Safiah's importance stems not only from his being the first Palestinian male dancer to become a professional in the fields of ballet and modern dance and the first to blaze this trail in his society and generation, although this in itself is a bold breach of boundaries. He also influenced his audience's aesthetic perceptions, leaving his mark in the heart of a generation of dancers. He bequeathed them a compass marking a new, avant-garde direction they had not known before, expressed through his many artistic, social, and educational achievements.
Comprehending who Ayman has been is impossible without an understanding of the language of dance - of ballet and modern- and post-modern dance – in which the dancer's body thought, dreamed, and "spoke." This language develops gradually and demands strict, continuous, and exhausting training for body and mind, beginning in early childhood. This is a non-stop training, surrounded and watched over by mirrors that cover the studios' walls. Over the years, and with accumulated experience, they become internal mirrors, increasingly cruel and critical. Sweat covers the body that flies freely as the dancer's foot hovers in the air for a moment, as in the Swing painting,2 or when he toys with gravity, lightly, in naked innocence, like the goddess in Sandro Botticelli's The Birth of Venus.3 These difficulties are compounded by the forces of prejudice deeply rooted in the society in which the dancer has grown up, from within, and the social disadvantage from without.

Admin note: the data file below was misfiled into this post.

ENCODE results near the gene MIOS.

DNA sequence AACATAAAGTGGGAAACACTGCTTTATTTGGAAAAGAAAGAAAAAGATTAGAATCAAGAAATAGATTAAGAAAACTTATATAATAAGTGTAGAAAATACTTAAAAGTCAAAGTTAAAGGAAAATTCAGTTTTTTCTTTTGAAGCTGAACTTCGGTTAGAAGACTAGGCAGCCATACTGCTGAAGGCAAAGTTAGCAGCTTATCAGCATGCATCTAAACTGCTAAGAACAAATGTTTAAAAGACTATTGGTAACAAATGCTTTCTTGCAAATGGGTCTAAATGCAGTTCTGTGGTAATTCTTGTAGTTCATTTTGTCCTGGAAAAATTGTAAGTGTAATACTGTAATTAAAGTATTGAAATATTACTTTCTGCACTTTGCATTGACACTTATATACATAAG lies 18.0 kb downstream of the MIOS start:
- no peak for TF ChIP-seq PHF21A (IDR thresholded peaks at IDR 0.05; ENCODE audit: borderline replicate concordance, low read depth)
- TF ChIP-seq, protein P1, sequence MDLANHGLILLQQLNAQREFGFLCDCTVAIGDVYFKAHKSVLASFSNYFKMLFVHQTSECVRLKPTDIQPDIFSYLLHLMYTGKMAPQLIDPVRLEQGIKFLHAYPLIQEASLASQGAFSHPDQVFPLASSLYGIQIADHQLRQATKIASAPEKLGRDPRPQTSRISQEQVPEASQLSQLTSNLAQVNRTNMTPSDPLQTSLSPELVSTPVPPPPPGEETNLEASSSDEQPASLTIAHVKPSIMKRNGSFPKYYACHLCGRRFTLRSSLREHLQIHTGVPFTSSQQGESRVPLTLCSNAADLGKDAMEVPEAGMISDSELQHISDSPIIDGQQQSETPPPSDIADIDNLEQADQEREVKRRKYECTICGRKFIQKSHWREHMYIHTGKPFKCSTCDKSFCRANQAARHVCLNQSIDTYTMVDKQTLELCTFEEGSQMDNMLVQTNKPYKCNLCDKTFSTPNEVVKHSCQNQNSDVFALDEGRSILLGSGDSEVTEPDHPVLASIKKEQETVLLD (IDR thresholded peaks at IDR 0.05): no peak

I've attended several performances he participated in as a dancer or choreographer. The otherness that enveloped these performances unsettled the audience, being unaccustomed to this kind of dance, leaving no room for denying the scenes' magic. The expressiveness, the coherence, and the musical choices demonstrated what fluent speech could not state.